December 26, 1994
Whether one of these AFC teams is good enough to beat the best of the NFC won't be determined until Jan. 29 in Miami. "All I know," Steeler coach Bill Cowher said Sunday night, "is that the road to the Super Bowl goes through Pittsburgh."
That's just the way Cowher wants it. He grew up just outside Pittsburgh, but he played linebacker and then coached for the Browns in the 1980s. "This is the essence of the NFL—two cities so closely identified with each other, two great rivals, two teams desperate to win," he said last Saturday, getting visibly pumped up by just talking about the next day's game. "This is why we're all in football. We'll always remember games like this, and it's a privilege to be a part of this rivalry."
The Steelers and the Browns had played each other 89 times in 45 seasons, but Sunday marked the first time that both teams have carried more than nine wins apiece into the game. Along with the Baltimore Colts, these two franchises moved to the AFC in 1970 and, separated by a mere 129 miles of Interstate, they have been fierce rivals ever since.
"When I played for the Browns," Cowher said, "my father would drive from Pittsburgh to watch me. He used to have a Browns bumper sticker on his car. People would sneak into the driveway and bend the aerial on his car into a P. Happened every year."
On Sunday, Three Rivers was alive with thousands of gold-colored Terrible Towels, the creation of Steeler broadcaster Myron Cope, who introduced them during the heady 1970s. "We love the Terrible Towel," says safety Gary Jones. "We feed off the power of the towel." The magic was especially potent in the first quarter against Cleveland. Either that or the Browns had a bad case of the jitters. Two Cleveland penalties on Pittsburgh's first two possessions kept Steeler drive alive. Quarterback Neil O'Donnel capped Pittsburgh's initial possession with a 40-yard touchdown strike to Yancey Thigpen. Barry Foster finished the second, blasting in from one yard out.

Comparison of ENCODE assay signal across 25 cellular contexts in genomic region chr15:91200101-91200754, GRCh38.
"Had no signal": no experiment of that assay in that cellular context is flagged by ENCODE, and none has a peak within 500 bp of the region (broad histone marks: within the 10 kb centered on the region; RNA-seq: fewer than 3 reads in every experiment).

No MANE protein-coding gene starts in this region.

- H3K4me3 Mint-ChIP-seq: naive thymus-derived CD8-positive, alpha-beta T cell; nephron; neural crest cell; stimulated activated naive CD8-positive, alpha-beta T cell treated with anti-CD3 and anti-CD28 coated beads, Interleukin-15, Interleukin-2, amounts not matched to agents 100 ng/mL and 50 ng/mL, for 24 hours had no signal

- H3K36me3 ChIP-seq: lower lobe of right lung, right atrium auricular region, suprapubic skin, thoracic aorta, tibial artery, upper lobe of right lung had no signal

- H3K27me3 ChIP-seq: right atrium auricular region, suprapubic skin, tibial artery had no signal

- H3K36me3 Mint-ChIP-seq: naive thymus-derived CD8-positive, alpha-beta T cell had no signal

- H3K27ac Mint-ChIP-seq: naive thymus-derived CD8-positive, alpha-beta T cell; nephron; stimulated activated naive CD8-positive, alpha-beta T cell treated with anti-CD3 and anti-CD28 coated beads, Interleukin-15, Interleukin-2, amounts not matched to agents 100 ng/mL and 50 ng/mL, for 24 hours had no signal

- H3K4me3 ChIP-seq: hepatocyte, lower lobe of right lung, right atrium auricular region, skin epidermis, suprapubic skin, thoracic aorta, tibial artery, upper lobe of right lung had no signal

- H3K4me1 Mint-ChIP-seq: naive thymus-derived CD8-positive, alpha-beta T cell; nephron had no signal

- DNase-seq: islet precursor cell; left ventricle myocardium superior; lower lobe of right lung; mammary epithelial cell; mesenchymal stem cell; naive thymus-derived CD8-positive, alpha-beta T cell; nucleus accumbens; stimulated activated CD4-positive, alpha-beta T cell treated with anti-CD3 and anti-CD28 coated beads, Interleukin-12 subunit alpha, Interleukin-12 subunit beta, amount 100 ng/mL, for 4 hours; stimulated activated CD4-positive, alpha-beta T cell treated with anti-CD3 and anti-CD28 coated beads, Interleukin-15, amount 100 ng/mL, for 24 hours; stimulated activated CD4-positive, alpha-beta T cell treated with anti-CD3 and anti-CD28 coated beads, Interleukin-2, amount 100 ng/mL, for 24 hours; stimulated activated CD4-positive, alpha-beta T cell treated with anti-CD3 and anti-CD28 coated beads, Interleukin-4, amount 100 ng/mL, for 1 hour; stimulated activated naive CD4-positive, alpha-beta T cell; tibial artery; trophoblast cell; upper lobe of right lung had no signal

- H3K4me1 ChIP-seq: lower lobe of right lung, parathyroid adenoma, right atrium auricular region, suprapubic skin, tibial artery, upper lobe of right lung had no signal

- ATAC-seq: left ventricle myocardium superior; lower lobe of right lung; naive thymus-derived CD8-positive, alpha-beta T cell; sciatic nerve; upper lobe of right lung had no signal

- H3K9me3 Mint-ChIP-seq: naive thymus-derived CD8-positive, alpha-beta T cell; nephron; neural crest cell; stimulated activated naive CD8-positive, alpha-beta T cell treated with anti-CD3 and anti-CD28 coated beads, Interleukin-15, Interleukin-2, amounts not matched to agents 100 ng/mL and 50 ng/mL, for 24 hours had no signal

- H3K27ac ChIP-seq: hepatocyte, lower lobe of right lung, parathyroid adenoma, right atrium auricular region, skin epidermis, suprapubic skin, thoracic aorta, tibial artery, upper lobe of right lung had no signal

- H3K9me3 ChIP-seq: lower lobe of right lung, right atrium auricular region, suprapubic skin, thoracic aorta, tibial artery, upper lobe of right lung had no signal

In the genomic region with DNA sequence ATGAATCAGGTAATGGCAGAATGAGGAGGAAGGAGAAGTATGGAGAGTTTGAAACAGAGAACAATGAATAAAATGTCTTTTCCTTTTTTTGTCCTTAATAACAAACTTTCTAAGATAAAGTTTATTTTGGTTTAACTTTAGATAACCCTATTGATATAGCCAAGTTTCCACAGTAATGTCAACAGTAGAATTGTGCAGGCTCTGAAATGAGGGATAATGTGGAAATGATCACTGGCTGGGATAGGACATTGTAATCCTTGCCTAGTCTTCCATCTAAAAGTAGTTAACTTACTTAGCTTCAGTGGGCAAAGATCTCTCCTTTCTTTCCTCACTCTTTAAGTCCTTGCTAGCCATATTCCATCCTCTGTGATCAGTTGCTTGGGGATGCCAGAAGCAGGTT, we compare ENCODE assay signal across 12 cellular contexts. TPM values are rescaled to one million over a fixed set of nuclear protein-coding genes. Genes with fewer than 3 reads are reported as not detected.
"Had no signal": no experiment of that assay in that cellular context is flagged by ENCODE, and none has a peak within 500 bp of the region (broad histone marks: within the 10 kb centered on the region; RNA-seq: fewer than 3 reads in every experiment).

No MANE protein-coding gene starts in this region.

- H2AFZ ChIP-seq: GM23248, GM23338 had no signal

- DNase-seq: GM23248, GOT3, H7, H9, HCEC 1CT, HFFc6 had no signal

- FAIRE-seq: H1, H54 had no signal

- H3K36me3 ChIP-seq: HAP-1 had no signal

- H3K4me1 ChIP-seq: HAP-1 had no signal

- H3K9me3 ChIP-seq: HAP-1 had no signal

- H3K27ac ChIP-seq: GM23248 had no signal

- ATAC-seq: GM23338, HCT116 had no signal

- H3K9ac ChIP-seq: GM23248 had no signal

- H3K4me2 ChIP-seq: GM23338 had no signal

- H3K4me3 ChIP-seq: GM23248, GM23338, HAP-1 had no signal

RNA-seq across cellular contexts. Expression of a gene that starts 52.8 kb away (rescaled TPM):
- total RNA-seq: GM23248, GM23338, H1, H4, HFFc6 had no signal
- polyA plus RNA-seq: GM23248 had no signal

The two quick scores were the Browns worst fear. Comebacks are not their strong suit, nor are they Testaverde's. The 1986 Heisman Trophy winner at the University of Miami and the first pick of the '87 draft by the Tampa Bay Buccaneers. Testaverde has found a new life with the Browns. After having been signed as a free agent by Cleveland in March 1993, he was proclaimed the starter when Bernie Kosar was released the following November. He will take the Browns into a wildcard playoff—his first postseason game ever—on New Year's weekend.
Yet he has been reviled in Cleveland because fans are convinced that the Browns are winning in spite of him, not because of him. In the days before the game against the Steelers, his past failings—throwing five interceptions in a Fiesta Bowl loss to Penn State in 1987 and losing virtually every week with Tampa Bay—still seemed to weigh on him. "I've carried that baggage here to Cleveland," he said after last Thursday's practice. "That Fiesta Bowl still lingers in the back of my mind, behind the cobwebs, deep down."